The hurricanes having abated now, I look at the calming waters and get a feeling of peace that beckons these beautiful people. They have not given up on their motherland and will never do so, not until the last of the soul born there has gone into oblivion. What is assuring is that the new generation thinks a little different when they speak of themselves as World Kashmiris instead of Kashmiri Kashmiris. They are the ones who will one day rule the clans that got separated two decades ago. I have reason to believe that the bond will get stronger rather than disintegrate with the community spreading all over. Never before have I seen solidarity of this magnitude and coming together of minds to ensure a bonding even if they are separated in terms of distance. The resolves are firmer now than these were any time before. More impetus is given to retaining the cultural heritage and a stronger bond with their mother tongue that they now relearn (thanks to internet) with a script when it was until recently a spoken language only. I am sure one day these very people will call themselves as “Kashmiri Citizens of the World” rather than limit their boundaries to a valley that was cruel to them many a times and perhaps they may never set their foot on that soil again. The tradition will live on for it has foundations of lasting value. Whenever you meet this Kashmiri, think of him as an embodiment of a newer generation that is preparing to raise its foundations once again in a new order.

At the outset the Kashmiri Pandit is a phenomena that cannot be discounted and set aside. The people of this world will one day acknowledge the existence of this community and find solace in the fact that here is someone who will one day change the definition of living a meaningful life. I know for sure that there are some adjustments that have to be made to fit in the new order and the younger generation sure will take care of that, as it is impossible to change the mindset of the older one. A Kashmiri Pandit is a proud person, fiercely proud, and he will not give up that pride for anything in this world, not even for the demands that his young make at this juncture of transition. They are a bit emotional and at times cynical and they do carry a little ego, all traits that are a byproduct of the wounds of being alienated over a very long period of time. Now that they have the opportunity once again they will re-evolve, rise from the past and glorify their future. That is why they are the Beautiful People. Believe me that, I am not lying.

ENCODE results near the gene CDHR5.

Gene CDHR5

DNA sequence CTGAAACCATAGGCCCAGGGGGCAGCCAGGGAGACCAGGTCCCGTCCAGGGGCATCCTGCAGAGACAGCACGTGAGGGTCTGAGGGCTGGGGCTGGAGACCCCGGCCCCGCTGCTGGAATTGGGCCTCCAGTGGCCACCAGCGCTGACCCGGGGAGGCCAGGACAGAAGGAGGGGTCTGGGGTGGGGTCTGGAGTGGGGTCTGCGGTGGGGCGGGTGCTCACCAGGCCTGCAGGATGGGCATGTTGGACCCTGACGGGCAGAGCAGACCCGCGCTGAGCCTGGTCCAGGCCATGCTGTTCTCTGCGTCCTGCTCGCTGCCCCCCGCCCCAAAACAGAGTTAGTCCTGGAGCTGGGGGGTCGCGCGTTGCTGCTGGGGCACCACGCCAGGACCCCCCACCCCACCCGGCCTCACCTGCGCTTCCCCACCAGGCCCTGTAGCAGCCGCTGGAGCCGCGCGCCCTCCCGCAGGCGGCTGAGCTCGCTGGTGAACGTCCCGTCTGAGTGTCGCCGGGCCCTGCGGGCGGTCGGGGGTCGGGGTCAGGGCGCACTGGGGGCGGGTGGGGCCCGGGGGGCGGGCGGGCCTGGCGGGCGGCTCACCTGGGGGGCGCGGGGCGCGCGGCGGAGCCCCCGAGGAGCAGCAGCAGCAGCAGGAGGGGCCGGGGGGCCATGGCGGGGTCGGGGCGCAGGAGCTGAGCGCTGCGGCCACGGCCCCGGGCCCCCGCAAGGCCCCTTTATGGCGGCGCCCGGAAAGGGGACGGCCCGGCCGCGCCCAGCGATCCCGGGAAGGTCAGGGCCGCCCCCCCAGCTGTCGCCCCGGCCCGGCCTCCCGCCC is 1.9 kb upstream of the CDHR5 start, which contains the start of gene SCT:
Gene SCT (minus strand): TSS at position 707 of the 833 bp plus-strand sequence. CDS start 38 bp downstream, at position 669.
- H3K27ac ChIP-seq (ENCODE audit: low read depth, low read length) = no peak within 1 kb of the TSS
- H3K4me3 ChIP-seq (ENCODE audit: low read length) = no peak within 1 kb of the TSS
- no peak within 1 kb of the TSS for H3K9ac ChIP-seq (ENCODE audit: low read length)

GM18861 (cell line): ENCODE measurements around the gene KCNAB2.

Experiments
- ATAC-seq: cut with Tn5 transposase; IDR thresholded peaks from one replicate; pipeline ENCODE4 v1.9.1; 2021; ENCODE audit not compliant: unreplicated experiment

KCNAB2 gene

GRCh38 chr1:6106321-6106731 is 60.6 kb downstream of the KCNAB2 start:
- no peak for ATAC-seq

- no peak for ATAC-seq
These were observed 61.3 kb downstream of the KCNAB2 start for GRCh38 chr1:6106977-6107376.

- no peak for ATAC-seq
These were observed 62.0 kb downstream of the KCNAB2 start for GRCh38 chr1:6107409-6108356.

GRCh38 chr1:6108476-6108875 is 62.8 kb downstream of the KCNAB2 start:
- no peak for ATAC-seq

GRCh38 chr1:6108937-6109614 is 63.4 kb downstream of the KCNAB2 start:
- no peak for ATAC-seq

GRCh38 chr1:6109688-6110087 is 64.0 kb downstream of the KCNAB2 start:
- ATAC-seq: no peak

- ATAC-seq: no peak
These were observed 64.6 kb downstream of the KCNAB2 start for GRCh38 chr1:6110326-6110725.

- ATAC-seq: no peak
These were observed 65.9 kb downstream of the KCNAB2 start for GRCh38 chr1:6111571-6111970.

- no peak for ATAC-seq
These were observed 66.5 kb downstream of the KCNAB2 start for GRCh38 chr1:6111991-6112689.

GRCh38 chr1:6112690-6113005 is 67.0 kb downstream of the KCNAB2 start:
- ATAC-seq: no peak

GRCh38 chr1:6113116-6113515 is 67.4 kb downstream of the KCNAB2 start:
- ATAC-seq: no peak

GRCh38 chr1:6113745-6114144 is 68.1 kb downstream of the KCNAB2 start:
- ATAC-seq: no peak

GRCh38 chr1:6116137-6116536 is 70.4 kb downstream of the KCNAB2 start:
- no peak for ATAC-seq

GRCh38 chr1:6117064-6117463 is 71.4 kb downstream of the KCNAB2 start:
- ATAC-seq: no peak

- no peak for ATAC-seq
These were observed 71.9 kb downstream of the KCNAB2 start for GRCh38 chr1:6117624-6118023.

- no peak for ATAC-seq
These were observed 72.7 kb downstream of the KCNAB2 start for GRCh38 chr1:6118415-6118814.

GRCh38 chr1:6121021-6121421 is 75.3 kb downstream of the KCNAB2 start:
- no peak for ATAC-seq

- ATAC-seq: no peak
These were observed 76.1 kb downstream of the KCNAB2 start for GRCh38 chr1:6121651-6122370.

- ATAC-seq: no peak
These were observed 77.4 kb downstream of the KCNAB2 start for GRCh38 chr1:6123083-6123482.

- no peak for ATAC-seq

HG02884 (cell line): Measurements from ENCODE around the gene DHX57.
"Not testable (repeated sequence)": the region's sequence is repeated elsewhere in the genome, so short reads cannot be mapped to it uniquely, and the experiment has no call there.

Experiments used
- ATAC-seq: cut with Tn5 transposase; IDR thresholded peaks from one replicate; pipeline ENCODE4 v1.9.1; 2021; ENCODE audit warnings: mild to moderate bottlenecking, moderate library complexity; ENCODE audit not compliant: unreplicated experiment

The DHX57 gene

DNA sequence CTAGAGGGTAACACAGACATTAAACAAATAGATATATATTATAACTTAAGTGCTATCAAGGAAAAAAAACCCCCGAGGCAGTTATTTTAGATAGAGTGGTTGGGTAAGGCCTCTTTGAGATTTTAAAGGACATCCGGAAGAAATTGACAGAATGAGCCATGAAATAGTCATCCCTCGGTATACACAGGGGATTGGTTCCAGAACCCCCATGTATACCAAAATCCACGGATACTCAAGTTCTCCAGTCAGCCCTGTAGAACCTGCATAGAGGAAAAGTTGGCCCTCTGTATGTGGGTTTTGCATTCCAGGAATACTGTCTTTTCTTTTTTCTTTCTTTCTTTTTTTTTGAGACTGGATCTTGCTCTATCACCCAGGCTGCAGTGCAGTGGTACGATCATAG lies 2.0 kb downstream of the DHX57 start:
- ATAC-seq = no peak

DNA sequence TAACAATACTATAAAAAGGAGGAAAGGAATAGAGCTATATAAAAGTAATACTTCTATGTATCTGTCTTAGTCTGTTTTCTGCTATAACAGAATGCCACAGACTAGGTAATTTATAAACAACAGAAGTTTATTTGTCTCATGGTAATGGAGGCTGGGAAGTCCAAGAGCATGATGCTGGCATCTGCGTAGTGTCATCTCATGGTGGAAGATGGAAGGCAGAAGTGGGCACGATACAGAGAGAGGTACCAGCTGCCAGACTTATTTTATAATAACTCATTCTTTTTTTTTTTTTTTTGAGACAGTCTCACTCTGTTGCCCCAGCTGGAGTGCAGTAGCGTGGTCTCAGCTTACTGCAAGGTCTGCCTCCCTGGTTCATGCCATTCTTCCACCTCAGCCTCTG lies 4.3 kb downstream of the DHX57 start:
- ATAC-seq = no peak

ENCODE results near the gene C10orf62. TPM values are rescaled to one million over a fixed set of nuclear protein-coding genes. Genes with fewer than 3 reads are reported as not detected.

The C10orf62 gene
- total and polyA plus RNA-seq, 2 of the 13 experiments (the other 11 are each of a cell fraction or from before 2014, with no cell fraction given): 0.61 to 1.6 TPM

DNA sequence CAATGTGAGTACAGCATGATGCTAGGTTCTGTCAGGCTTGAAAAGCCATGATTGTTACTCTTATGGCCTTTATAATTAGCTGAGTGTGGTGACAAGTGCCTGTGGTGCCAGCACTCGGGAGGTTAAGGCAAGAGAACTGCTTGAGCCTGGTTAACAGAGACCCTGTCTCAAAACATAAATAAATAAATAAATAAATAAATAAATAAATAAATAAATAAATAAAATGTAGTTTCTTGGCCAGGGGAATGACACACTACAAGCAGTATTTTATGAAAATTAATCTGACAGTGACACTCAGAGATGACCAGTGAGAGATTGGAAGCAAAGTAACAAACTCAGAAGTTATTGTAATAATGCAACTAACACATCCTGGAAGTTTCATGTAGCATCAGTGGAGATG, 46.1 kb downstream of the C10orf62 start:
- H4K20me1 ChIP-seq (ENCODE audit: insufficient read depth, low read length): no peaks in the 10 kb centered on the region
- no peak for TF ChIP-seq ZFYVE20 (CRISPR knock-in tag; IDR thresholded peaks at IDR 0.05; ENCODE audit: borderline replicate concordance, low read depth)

B.L. Dhar was born and brought up at Srinagar. He did his Master's Degree in Mathematics. For work he joined the Civil Aviation Department as a Gazzetted Officer and later shifted to a PSU, Airports Authority Of India from where he retired as a General Manager in the year 2000.

Since his retirement he has been writing articles and stories, some of which have appeared in Shehjar on a regular basis. He claims he loves writing right from his college days, but majored in Mathematics instead of English only as a challenge to his talent. He lives in Delhi with his wife, the children having moved over to the USA for work.

Copyrights © 2007 Shehjar online and . Any content, including but not limited to text, software, music, sound, photographs, video, graphics or other material contained may not be modified, copied, reproduced, republished, uploaded, posted, or distributed in any form or context without written permission. Terms & Conditions.
The views expressed are solely the author's and not necessarily the views of Shehjar or its owners. Content and posts from such authors are provided "AS IS", with no warranties, and confer no rights. The material and information provided iare for general information only and should not, in any respect, be relied on as professional advice. Neither nor represent or endorse the accuracy or reliability of any advice, opinion, statement, or other information displayed, uploaded, or distributed through the Service by any user, information provider or any other person or entity. You acknowledge that any reliance upon any such opinion, advice, statement, memorandum, or information shall be at your sole risk.